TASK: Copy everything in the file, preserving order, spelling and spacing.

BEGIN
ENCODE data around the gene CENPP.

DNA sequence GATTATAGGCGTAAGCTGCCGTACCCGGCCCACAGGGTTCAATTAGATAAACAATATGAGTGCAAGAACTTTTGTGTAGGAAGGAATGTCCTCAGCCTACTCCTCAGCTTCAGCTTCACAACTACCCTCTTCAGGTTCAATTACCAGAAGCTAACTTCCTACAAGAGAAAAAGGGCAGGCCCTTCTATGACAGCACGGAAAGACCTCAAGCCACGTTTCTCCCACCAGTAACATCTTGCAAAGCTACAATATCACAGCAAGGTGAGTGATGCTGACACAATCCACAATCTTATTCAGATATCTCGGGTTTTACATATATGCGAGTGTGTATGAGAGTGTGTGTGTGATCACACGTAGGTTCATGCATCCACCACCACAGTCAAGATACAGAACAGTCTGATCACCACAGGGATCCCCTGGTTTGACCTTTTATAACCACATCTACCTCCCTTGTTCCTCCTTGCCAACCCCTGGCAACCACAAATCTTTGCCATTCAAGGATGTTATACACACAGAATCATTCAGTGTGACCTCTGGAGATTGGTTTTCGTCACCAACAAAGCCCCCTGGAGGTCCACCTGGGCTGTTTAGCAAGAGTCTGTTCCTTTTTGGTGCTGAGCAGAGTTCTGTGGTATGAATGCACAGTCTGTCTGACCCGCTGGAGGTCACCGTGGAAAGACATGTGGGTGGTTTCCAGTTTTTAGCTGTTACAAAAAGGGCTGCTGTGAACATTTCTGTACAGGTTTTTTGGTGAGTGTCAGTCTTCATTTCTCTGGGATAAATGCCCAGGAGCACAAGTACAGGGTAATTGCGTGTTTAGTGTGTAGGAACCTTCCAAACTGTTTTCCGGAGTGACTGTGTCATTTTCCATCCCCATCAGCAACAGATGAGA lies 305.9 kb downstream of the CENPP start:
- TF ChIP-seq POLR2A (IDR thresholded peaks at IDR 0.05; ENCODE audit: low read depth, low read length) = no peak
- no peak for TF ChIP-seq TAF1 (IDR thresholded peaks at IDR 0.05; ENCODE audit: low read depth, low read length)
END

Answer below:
ENCODE data around the gene CENPP.

DNA sequence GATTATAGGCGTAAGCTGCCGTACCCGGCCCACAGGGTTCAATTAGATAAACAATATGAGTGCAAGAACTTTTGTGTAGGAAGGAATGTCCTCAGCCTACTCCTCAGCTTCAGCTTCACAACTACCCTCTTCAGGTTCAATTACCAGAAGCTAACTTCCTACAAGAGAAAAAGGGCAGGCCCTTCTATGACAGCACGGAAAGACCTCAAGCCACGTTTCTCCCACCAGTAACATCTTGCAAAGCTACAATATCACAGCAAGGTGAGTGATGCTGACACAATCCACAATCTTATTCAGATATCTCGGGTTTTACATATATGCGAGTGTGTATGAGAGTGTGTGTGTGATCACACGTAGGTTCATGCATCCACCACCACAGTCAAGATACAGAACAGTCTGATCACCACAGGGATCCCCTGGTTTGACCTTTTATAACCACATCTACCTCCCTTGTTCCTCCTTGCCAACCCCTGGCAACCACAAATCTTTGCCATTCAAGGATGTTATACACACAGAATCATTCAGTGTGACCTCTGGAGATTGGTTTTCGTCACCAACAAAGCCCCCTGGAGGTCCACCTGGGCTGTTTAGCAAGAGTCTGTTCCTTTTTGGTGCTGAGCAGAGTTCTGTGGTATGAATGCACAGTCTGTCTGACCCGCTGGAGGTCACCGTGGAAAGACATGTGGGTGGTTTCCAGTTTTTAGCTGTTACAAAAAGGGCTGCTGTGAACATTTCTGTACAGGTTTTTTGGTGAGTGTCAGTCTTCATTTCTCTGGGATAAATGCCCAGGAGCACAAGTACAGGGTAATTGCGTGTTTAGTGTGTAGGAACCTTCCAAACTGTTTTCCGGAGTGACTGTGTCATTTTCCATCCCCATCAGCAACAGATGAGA lies 305.9 kb downstream of the CENPP start:
- TF ChIP-seq POLR2A (IDR thresholded peaks at IDR 0.05; ENCODE audit: low read depth, low read length) = no peak
- no peak for TF ChIP-seq TAF1 (IDR thresholded peaks at IDR 0.05; ENCODE audit: low read depth, low read length)